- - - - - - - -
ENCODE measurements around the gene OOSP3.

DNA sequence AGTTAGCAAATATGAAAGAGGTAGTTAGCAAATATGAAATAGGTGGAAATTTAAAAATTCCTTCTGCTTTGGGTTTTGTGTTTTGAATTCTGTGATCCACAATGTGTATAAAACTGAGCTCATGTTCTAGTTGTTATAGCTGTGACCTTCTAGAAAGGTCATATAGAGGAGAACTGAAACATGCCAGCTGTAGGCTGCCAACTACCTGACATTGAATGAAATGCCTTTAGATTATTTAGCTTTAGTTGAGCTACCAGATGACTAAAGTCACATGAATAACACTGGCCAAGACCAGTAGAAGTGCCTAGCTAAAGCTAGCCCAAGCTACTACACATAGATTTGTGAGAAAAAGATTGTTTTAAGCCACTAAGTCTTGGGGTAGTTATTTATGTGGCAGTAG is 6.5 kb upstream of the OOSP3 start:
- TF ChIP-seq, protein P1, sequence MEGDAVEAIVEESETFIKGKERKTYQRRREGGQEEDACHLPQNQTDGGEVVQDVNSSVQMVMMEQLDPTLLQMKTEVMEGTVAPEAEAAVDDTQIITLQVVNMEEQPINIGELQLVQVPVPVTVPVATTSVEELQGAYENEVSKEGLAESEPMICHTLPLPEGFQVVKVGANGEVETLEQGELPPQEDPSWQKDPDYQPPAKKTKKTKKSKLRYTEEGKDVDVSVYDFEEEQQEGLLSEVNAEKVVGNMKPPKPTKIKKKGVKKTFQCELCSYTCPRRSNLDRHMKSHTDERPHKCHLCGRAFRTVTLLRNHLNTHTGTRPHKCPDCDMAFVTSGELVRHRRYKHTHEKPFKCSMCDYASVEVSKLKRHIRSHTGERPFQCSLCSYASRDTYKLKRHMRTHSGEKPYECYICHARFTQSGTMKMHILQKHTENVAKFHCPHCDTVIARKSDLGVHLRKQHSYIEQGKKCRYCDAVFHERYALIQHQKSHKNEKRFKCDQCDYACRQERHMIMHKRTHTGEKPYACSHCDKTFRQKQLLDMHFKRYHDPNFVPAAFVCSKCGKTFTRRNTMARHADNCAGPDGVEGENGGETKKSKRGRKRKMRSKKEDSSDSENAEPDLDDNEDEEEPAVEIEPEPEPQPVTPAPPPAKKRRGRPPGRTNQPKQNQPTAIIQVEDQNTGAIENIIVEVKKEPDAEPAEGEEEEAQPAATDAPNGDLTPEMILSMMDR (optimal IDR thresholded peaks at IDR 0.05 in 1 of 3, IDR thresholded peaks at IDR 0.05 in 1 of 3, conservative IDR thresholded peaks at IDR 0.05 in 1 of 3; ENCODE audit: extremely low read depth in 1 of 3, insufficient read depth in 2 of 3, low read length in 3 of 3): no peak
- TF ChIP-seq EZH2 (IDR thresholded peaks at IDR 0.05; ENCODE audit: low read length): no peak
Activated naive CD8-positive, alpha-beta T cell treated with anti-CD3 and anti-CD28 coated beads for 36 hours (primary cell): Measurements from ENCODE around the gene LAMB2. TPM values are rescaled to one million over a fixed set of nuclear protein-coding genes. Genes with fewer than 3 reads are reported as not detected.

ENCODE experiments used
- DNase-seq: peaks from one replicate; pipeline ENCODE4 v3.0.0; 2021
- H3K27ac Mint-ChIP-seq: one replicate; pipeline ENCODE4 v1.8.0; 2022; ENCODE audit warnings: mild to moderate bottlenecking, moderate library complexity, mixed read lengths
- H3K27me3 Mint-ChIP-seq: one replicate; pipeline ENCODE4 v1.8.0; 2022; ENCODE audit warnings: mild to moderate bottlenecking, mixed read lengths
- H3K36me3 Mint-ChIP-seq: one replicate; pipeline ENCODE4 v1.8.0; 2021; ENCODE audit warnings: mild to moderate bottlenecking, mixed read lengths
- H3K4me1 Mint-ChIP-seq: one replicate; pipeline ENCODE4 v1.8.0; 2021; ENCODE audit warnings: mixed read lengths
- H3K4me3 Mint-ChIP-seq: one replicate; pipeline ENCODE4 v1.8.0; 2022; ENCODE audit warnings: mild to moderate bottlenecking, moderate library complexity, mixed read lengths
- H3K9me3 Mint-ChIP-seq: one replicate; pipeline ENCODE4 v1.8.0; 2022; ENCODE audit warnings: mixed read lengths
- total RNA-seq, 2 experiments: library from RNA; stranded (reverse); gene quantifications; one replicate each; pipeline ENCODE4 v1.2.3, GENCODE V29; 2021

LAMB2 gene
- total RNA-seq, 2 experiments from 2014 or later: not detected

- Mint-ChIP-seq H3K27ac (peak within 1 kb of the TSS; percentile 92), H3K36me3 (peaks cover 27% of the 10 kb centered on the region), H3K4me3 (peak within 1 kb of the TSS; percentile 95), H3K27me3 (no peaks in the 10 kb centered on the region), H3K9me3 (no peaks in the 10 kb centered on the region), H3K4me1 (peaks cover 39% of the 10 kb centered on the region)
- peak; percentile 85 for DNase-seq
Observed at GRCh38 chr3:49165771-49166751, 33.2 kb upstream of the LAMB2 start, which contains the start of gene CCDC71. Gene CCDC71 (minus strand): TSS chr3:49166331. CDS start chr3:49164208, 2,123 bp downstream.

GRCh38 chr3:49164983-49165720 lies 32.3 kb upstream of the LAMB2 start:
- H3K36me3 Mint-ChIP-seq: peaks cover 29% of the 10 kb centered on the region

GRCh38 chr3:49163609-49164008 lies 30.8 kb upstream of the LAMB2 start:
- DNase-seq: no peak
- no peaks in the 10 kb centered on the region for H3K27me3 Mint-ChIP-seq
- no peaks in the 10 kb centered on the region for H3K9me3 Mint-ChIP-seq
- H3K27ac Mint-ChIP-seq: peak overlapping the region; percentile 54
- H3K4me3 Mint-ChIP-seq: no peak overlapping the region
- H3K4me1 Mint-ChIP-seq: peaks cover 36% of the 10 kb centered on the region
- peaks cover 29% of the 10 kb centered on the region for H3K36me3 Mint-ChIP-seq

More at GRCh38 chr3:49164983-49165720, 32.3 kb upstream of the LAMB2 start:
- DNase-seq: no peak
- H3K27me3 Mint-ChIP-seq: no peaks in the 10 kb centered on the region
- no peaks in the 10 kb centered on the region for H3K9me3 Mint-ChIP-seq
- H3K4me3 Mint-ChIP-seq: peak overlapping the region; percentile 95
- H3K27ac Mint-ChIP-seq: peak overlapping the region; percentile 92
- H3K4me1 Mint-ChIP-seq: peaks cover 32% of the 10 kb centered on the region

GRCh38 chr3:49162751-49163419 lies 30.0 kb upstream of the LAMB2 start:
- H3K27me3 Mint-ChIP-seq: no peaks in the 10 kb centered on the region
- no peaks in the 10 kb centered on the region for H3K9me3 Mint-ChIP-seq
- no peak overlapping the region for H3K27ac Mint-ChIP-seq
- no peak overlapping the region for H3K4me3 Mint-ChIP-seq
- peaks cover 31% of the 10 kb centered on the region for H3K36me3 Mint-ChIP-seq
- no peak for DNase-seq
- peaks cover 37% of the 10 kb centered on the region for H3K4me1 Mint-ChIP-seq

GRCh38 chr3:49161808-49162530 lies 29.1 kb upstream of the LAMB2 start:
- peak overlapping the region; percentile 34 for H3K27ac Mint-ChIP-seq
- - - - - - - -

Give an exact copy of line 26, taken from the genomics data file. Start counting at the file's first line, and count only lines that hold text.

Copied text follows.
- H3K27ac Mint-ChIP-seq: peak overlapping the region; percentile 54